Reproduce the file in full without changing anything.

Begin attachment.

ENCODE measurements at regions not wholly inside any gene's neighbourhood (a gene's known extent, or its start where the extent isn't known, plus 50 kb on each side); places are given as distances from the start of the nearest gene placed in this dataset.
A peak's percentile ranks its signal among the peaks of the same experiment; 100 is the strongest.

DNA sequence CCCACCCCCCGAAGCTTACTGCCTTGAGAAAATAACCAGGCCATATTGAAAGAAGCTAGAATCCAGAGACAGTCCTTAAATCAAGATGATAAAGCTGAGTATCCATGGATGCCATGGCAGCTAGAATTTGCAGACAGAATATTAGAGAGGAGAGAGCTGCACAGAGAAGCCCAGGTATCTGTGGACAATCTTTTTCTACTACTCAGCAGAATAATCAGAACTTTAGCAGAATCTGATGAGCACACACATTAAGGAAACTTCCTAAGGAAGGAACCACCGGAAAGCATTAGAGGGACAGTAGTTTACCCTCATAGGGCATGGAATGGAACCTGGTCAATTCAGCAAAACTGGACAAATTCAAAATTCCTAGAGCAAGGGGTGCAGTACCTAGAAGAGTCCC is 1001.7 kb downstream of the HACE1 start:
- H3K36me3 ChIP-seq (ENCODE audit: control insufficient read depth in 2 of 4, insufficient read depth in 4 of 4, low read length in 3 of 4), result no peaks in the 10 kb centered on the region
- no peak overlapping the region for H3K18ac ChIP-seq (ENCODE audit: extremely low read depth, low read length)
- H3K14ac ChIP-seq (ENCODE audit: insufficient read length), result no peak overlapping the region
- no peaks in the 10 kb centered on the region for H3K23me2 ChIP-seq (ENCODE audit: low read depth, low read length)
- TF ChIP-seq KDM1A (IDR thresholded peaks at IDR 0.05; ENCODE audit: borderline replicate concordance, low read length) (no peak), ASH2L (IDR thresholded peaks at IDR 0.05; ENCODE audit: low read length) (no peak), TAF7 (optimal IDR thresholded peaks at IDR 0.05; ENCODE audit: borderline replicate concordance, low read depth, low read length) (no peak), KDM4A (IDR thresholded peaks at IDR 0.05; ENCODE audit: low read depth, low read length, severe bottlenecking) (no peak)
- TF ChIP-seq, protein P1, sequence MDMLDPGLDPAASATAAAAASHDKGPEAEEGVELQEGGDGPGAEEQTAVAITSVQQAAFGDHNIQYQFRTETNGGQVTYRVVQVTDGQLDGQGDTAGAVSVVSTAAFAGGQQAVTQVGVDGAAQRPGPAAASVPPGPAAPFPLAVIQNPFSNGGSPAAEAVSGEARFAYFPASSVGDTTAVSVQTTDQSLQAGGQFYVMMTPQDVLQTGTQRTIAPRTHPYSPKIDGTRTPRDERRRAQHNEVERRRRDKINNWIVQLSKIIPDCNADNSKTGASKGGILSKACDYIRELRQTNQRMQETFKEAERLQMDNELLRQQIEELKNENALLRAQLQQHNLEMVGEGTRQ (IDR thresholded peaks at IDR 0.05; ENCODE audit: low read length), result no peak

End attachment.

ENCODE measurements at regions not wholly inside any gene's neighbourhood (a gene's known extent, or its start where the extent isn't known, plus 50 kb on each side); places are given as distances from the start of the nearest gene placed in this dataset.
A peak's percentile ranks its signal among the peaks of the same experiment; 100 is the strongest.

DNA sequence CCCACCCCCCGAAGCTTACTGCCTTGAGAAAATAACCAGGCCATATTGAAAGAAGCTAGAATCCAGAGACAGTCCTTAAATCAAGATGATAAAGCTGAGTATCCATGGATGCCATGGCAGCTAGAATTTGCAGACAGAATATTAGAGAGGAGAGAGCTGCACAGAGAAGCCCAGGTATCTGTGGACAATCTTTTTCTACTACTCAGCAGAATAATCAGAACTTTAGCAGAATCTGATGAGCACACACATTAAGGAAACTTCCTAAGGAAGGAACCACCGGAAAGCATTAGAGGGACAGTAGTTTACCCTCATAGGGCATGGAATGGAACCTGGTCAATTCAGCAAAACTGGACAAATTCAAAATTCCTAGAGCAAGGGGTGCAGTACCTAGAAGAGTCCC is 1001.7 kb downstream of the HACE1 start:
- H3K36me3 ChIP-seq (ENCODE audit: control insufficient read depth in 2 of 4, insufficient read depth in 4 of 4, low read length in 3 of 4), result no peaks in the 10 kb centered on the region
- no peak overlapping the region for H3K18ac ChIP-seq (ENCODE audit: extremely low read depth, low read length)
- H3K14ac ChIP-seq (ENCODE audit: insufficient read length), result no peak overlapping the region
- no peaks in the 10 kb centered on the region for H3K23me2 ChIP-seq (ENCODE audit: low read depth, low read length)
- TF ChIP-seq KDM1A (IDR thresholded peaks at IDR 0.05; ENCODE audit: borderline replicate concordance, low read length) (no peak), ASH2L (IDR thresholded peaks at IDR 0.05; ENCODE audit: low read length) (no peak), TAF7 (optimal IDR thresholded peaks at IDR 0.05; ENCODE audit: borderline replicate concordance, low read depth, low read length) (no peak), KDM4A (IDR thresholded peaks at IDR 0.05; ENCODE audit: low read depth, low read length, severe bottlenecking) (no peak)
- TF ChIP-seq, protein P1, sequence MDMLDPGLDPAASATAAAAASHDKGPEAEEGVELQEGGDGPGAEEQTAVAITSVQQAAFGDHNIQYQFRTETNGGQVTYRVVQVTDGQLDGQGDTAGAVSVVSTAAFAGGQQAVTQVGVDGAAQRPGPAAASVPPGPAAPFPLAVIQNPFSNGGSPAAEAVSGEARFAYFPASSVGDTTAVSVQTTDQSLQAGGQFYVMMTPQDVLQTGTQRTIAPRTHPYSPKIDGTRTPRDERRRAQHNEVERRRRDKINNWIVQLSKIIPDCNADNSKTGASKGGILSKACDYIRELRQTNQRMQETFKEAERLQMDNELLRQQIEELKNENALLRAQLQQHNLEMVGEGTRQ (IDR thresholded peaks at IDR 0.05; ENCODE audit: low read length), result no peak